Chinese pork producer WH Group is dialing back growth hopes for its U.S. unit Smithfield in the mainland amid weak demand, with a new plant there operating at just a third of capacity and plans for another factory postponed, group executives said.
WH Group, the world’s biggest pork producing company, bought top U.S. pork producer Smithfield in 2013 for $4.7 billion (3.52 billion pounds), at the time the largest takeover of a U.S. company by a Chinese buyer.
The deal gave the Chinese firm access to expertise in processing the Western products increasingly popular in Chinese cities.
It led to an 800 million yuan ($121.22 million) investment by WH Group in a new plant in Zhengzhou in central China’s Henan province to produce Smithfield-branded products for Chinese consumers.
The highly automated plant, which started operations last year, uses only American pork and equipment from 20 countries to process it, seeking to cater to a shift in demand towards more premium, chilled processed meats, but is operating only at one-third of capacity.
“Chinese consumers think our products are a bit too salty,” Pan Guanghui, general manager at the Zhengzhou plant, told reporters last week, adding that Americans typically eat ham and bacon with bread, lettuce and other ingredients, while Chinese people consume it on its own.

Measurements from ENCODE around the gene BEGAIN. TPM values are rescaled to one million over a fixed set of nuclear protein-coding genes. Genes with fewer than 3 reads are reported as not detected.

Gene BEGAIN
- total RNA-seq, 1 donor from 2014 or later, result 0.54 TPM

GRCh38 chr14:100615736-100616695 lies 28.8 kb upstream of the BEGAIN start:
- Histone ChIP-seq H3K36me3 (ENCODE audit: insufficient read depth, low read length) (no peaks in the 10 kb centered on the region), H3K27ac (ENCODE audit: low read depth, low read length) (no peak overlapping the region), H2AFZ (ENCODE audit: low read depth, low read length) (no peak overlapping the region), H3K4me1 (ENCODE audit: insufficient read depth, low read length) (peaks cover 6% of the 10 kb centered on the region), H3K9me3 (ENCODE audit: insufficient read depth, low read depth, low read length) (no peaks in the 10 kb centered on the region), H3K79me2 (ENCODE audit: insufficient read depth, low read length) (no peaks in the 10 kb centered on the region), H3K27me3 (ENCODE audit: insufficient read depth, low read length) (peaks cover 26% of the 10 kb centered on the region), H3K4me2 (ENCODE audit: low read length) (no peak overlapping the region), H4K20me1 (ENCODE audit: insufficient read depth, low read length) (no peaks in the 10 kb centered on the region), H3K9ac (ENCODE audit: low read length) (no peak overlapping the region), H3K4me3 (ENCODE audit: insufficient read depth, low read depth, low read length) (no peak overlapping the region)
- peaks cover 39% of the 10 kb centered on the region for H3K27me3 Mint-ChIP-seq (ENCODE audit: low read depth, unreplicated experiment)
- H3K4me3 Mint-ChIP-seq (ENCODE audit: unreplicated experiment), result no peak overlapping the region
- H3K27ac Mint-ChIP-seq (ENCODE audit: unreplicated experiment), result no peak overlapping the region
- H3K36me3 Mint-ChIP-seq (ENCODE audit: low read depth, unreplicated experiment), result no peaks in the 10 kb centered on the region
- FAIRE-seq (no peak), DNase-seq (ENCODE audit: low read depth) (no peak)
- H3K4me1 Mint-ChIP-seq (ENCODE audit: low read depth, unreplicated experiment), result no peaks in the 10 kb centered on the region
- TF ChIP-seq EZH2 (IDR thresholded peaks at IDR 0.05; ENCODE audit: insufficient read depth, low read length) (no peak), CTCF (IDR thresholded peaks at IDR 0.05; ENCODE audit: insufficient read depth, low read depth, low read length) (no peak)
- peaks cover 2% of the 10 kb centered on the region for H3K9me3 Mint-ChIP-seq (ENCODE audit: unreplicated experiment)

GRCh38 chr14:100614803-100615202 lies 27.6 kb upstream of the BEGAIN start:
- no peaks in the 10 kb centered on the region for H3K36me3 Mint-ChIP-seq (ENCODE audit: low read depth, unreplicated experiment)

A second Smithfield plant earmarked for Shenyang in north-east China will not go ahead until demand for the product picks up, said group director and head of investor relations Luis Chein.
“We thought we would be able to roll out to more cities, but after a few months we realised we would need more efforts to communicate and educate the consumer,” said Chein.
WH Group’s struggles to boost sales of its U.S. products in China highlight the complexities in the mainland market, where buying a pack of Smithfield ham is still beyond most people’s means, and runs counter to deep-rooted preference for fresh cuts.
full story – Reuters